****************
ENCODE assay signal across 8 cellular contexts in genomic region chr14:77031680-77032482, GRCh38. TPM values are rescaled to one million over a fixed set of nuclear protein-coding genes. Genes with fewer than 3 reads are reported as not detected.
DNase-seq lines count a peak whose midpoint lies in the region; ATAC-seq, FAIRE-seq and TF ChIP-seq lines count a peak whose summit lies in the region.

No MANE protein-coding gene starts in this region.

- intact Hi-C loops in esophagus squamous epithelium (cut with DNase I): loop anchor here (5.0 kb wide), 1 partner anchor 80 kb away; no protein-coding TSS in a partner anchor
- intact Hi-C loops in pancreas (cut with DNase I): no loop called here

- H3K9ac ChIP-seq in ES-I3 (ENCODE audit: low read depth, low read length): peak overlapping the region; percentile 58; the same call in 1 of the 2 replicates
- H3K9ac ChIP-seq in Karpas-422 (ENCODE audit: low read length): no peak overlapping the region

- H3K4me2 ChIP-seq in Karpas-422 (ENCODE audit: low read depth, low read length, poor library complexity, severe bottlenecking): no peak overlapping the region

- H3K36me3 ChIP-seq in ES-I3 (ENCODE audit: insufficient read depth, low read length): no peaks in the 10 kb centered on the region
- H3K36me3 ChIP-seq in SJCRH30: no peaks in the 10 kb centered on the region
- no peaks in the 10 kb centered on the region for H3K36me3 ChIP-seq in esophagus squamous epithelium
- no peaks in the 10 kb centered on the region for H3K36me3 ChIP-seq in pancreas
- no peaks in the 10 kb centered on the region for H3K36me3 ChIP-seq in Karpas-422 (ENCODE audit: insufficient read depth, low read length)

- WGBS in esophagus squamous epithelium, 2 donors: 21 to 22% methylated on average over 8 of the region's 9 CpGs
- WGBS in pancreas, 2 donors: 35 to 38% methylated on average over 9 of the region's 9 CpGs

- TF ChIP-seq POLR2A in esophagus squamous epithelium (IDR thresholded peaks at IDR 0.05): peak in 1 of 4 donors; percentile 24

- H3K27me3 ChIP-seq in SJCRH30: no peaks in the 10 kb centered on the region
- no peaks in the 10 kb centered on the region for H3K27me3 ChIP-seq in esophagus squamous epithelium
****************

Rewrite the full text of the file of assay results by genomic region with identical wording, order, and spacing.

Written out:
ENCODE assay signal across 8 cellular contexts in genomic region chr14:77031680-77032482, GRCh38. TPM values are rescaled to one million over a fixed set of nuclear protein-coding genes. Genes with fewer than 3 reads are reported as not detected.
DNase-seq lines count a peak whose midpoint lies in the region; ATAC-seq, FAIRE-seq and TF ChIP-seq lines count a peak whose summit lies in the region.

No MANE protein-coding gene starts in this region.

- intact Hi-C loops in esophagus squamous epithelium (cut with DNase I): loop anchor here (5.0 kb wide), 1 partner anchor 80 kb away; no protein-coding TSS in a partner anchor
- intact Hi-C loops in pancreas (cut with DNase I): no loop called here

- H3K9ac ChIP-seq in ES-I3 (ENCODE audit: low read depth, low read length): peak overlapping the region; percentile 58; the same call in 1 of the 2 replicates
- H3K9ac ChIP-seq in Karpas-422 (ENCODE audit: low read length): no peak overlapping the region

- H3K4me2 ChIP-seq in Karpas-422 (ENCODE audit: low read depth, low read length, poor library complexity, severe bottlenecking): no peak overlapping the region

- H3K36me3 ChIP-seq in ES-I3 (ENCODE audit: insufficient read depth, low read length): no peaks in the 10 kb centered on the region
- H3K36me3 ChIP-seq in SJCRH30: no peaks in the 10 kb centered on the region
- no peaks in the 10 kb centered on the region for H3K36me3 ChIP-seq in esophagus squamous epithelium
- no peaks in the 10 kb centered on the region for H3K36me3 ChIP-seq in pancreas
- no peaks in the 10 kb centered on the region for H3K36me3 ChIP-seq in Karpas-422 (ENCODE audit: insufficient read depth, low read length)

- WGBS in esophagus squamous epithelium, 2 donors: 21 to 22% methylated on average over 8 of the region's 9 CpGs
- WGBS in pancreas, 2 donors: 35 to 38% methylated on average over 9 of the region's 9 CpGs

- TF ChIP-seq POLR2A in esophagus squamous epithelium (IDR thresholded peaks at IDR 0.05): peak in 1 of 4 donors; percentile 24

- H3K27me3 ChIP-seq in SJCRH30: no peaks in the 10 kb centered on the region
- no peaks in the 10 kb centered on the region for H3K27me3 ChIP-seq in esophagus squamous epithelium